#NowTrending: This Week’s MedTech News

We bring you this week’s healthcare and medtech trends, in Boston and beyond:

1. Massachusetts Distributed $59,000,000 for Healthcare Improvement

The Health Policy Commission just awarded 20 individual hospitals and 5 joint hospital partnerships in Massachusetts between $1 million and $4 million each to support community-based partnerships and the use of emerging digital health technologies. We like this program, called CHART, because it’s all about promoting care coordination, delivery transformations and better EHRs. It will also increase alternative payment methods and allow easier access to behavioral health services. Great news – and all of this is happening in our own backyard.

2. Boston Hackathons Run Rampant

Participants at the Codeathon stretch, breath and exercise. Photo via @MITHackMed.

Participants at the Codeathon stretch, breath and exercise. Photo via @MITHackMed.

It’s a hackathon week here in Boston – the MGH/ Samsung Hackathon and the Women’s Health Codeathon pushed for healthcare solutions last weekend, and AthenaHealth hacking participants will jump into the circle today. MGH’s hackathon offered $6,000 split between winning teams and its winners are now qualified for the Samsung Healthcare Innovation Grant, where $500,000 will be split between winners – the biggest pot we’ve seen in a long time. Ether, a concept allowing operating room managers to receive real time data from anesthesiologists, won first place at the MGH hack. Clean, a compliance tracking system for hospital-acquired infection protocols, came in second. At the Codeathon, Safe.me won, using Jawbone’s technology to monitor user-generated distress signals (focusing on sexual assault contexts). Keep the innovation coming, Boston.

3. A New Health Insurance Website – Lucky Us

The state of Massachusetts also has a new state health website, which Governor Deval Patrick says he’s “cautiously optimistic about.” Looks like it’s our lucky week. The site will give information about health insurance programs and will launch on 8 am this Saturday. Users will be able to browse health plans, create accounts, open applications, find out which programs they qualify for and compare plans.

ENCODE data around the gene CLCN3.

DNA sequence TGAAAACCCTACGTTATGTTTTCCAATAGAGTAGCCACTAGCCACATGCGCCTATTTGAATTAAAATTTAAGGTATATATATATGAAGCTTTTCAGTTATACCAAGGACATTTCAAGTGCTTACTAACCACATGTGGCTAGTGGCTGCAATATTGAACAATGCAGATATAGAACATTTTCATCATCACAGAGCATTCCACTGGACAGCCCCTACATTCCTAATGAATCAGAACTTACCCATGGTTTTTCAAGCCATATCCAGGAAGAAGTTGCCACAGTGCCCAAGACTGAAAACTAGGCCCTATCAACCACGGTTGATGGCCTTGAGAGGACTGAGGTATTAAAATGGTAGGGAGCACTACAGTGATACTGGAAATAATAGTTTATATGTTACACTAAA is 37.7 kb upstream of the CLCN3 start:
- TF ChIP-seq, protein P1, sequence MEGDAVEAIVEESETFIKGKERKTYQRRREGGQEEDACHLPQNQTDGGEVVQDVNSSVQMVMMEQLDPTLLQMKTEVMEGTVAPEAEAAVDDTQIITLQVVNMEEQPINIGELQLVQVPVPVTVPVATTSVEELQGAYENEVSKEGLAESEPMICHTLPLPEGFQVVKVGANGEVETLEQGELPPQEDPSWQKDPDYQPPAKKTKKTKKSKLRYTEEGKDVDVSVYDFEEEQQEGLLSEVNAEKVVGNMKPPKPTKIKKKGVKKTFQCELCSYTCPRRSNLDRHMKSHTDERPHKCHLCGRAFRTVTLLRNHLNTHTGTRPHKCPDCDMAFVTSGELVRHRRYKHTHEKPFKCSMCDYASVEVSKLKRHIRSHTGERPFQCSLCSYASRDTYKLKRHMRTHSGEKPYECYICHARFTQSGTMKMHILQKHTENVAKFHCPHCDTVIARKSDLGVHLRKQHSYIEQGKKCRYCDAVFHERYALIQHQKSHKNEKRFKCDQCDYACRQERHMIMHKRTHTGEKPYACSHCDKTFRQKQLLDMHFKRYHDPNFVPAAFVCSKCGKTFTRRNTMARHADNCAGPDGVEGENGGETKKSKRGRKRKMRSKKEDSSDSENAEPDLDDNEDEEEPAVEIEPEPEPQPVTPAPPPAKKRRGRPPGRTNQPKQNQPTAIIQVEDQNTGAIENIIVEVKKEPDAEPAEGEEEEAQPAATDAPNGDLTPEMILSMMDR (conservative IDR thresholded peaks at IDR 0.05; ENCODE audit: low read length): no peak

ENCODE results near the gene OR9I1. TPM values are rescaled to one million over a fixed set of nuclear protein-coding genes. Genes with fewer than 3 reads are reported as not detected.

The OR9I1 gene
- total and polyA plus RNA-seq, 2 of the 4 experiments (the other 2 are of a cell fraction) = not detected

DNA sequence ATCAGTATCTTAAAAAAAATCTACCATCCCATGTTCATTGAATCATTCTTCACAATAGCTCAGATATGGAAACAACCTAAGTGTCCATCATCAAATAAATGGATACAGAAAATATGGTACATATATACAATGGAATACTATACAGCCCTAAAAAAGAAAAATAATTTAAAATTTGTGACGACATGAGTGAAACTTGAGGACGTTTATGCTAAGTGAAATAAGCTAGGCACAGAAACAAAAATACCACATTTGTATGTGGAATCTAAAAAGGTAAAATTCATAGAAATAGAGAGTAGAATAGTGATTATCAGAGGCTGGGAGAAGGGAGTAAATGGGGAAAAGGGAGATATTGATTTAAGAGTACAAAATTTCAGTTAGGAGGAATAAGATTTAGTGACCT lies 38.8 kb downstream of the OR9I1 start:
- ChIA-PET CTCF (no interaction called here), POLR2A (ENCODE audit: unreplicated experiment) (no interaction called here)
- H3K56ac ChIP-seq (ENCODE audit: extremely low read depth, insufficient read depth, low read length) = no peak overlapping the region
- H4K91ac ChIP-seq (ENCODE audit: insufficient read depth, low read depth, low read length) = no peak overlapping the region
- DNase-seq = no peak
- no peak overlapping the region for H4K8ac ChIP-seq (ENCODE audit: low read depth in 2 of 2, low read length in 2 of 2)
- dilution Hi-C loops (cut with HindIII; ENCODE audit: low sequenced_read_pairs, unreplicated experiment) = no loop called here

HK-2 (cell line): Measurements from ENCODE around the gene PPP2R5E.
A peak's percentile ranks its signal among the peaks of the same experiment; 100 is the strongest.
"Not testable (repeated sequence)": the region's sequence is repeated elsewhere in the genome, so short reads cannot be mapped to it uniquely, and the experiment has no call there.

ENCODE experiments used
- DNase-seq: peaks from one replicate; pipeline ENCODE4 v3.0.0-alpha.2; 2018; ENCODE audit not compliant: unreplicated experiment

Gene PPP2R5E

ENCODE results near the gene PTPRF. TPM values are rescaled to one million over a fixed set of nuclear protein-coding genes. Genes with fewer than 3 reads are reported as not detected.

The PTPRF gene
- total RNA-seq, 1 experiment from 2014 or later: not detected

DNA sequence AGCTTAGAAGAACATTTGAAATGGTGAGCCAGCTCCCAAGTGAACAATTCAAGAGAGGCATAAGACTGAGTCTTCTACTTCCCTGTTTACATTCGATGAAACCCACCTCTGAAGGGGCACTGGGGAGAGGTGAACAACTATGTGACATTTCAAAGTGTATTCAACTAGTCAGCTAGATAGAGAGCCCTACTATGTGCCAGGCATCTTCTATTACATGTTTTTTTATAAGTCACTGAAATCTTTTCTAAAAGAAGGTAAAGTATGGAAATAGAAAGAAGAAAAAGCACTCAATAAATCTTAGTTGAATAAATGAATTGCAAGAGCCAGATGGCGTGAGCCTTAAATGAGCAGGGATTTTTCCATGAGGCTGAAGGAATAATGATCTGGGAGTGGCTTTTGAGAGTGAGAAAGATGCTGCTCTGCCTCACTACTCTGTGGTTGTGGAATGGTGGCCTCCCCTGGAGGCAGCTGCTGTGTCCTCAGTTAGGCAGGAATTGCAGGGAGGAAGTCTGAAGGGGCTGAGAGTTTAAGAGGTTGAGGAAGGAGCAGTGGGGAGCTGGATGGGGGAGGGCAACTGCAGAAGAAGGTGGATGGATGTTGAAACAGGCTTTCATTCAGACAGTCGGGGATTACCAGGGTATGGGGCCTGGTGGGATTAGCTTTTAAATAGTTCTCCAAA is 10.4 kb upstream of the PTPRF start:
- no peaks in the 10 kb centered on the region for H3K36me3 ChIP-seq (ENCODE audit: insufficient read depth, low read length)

4. Mayor Menino’s MedTech Investment, Remembered

Few cities can brag about a mayor with as much compassion and personal involvement as Tom Menino. As members of the medtech and startup communities remembered the late mayor (who was diagnosed with cancer last year and passed away just a week ago), one story stood out. Jack Kelly, a recovering heroin addict in his mid-twenties, was appointed by Menino in 2006 to be a neighborhood liaison despite his rough past. Boston Business Journal said that Kelly credits Menino for the foundation of his professional success – a health startup called iRecover. The Boston based company is the maker of an app dedicated to helping people with substance abuse issues.

“People’s quality of life depends on the way it looks outside their window and he understood that micro-concept and how it fits into a larger narrative,” Kelly told the BBJ.

Jenni Whalen

Jenni Whalen

    Jenni Whalen is the Executive Assistant of Editorial at Upworthy. She was previously MedTech Boston's Managing Editor and has an MS in Journalism from Boston University, as well as a BA in Psychology from Bucknell University. Whalen has written for Greatist, Boston magazine, AZ Central Healthy Living and the New England Journal of Medicine, among other places. She has also worked as a conference planner, ghost writer, researcher and content developer.

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